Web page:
I need to disclose at the beginning of this post: freezer paper stenciling can be addictive. In fact, you may find yourself laying in bed, trying to go to sleep, coming up with ideas for your next tee. It’s so much fun to give your kids tees that match up with their interests.
This round of stencil tees, I decided to get Lucy in on the action. There are some great tutorials out there for getting started with freezer paper stenciling. [This one is my favorite.]
To give you an overview: You trace your image on the dull side of some freezer paper. Use an exacto knife to cut out the image. With the shiny side down, iron the newly created stencil to the shirt you’re making. Really take your time around the edges where the freezer paper meets the fabric. Add some cardboard in between the front and back of the shirt so the paints don’t bleed through. I usually use fabric paints [found at Michael’s] because they wash up really soft and don’t fade too much. A couple coats of fabric paint, let the tee hang out for an hour or two, and then take off your stencil. Wait three days to wash it and you’re stylin’.
So here’s our take on stencil tees:
We made two shirts. A ballerina and an art shirt. I don’t want to put Lucy in a box but those are definitely her two biggest loves at the moment.
To make the ballerina shirt I found a ballerina image I liked [I use a google image search and include the word silhouette]. Before our playdate I got the shirt ready by ironing the stencil on. Lucy filled in the inside of the stencil really well and then I went behind her to smooth out the paint and make sure there were no spots with too much.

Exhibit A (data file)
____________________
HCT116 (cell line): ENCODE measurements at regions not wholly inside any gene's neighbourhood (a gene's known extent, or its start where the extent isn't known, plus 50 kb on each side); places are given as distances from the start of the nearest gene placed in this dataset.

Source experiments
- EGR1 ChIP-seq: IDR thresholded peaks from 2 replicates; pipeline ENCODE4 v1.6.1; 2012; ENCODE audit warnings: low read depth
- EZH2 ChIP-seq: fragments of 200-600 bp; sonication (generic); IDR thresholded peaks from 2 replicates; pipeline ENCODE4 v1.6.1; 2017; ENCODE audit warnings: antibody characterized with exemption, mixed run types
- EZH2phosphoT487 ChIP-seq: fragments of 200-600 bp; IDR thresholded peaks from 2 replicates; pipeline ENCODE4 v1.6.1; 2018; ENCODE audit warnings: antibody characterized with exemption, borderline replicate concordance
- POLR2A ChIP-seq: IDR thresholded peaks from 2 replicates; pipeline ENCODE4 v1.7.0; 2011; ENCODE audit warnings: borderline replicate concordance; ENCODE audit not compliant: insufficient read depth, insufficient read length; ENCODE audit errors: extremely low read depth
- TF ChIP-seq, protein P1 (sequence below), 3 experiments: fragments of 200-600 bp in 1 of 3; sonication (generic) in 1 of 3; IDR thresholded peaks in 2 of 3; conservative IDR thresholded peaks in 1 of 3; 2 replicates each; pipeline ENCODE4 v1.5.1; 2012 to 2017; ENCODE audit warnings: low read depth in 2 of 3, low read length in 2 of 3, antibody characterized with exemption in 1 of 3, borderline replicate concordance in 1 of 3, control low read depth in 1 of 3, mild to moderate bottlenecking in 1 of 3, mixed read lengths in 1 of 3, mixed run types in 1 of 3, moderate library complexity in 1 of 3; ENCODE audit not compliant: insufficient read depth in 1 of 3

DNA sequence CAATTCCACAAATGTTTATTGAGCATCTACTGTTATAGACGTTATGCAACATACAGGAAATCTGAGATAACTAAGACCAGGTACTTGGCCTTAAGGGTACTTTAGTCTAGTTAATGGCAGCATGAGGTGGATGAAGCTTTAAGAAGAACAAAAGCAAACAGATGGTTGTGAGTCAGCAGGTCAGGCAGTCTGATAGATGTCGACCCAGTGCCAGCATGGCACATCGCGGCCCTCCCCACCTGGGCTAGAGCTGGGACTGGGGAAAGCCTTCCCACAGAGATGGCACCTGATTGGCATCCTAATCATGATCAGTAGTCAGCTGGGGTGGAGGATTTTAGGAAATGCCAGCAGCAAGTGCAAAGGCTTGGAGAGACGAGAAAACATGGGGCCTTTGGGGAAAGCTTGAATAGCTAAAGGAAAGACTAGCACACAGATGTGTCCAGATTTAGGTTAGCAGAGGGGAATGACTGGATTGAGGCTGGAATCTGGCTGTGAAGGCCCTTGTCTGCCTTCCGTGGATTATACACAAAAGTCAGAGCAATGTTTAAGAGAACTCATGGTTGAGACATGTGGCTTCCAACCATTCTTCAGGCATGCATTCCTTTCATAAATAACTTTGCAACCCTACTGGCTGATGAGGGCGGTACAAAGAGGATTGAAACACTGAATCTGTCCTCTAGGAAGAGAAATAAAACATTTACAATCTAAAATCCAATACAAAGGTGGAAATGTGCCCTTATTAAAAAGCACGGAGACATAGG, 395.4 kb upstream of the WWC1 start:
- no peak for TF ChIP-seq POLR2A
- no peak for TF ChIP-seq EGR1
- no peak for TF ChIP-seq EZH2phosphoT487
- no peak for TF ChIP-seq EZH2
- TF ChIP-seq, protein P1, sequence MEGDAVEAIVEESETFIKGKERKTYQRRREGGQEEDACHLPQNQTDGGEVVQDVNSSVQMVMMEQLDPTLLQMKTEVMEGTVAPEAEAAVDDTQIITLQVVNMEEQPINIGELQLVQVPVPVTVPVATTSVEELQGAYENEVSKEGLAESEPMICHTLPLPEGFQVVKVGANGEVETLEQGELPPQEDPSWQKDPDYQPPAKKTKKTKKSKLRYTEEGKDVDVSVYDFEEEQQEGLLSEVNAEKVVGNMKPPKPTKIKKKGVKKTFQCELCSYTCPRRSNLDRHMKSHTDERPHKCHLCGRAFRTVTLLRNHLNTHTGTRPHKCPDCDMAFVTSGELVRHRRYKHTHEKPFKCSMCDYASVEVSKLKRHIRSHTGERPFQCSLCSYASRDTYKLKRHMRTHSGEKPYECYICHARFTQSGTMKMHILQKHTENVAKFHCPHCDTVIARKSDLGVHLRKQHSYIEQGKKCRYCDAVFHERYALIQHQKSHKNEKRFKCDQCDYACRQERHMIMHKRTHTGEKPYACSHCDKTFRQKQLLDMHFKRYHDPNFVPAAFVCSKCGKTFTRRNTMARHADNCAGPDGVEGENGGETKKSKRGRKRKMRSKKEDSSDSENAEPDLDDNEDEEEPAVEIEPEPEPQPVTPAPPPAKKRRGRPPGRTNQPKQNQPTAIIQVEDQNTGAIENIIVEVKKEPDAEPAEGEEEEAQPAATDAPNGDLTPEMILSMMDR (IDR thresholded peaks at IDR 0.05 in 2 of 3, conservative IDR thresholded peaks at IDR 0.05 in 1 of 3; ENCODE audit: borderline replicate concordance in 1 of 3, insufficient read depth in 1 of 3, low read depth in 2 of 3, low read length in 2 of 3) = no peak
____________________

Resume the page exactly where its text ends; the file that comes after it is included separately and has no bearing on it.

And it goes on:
After the shirt was really dry [a couple days later] I took some tulle and used a zig zag stich to add a skirt to the ballerina.
That was definitely Lucy’s [and Landon’s] favorite part.
We also made a tee to celebrate Lucy’s love of art. We had a white t-shirt we received as a hand-me-down that was “well-loved” so we decided to dye it orange first. After it came out of the wash I let Lucy pick an acrylic paint color. She chose the pear green. I added water to the acrylic paint [rather than using a fabric paint] because I wanted it to have a watercolor effect and I didn’t want there to be spots of thick paint.
We waited a few days for her creation to dry and then we added on the words.
We did three coats of the white paint to make sure it was dark enough to read and stand out. This was such a fun activity! And I know Lucy loves the shirts because they’re always either on her or in the laundry bin!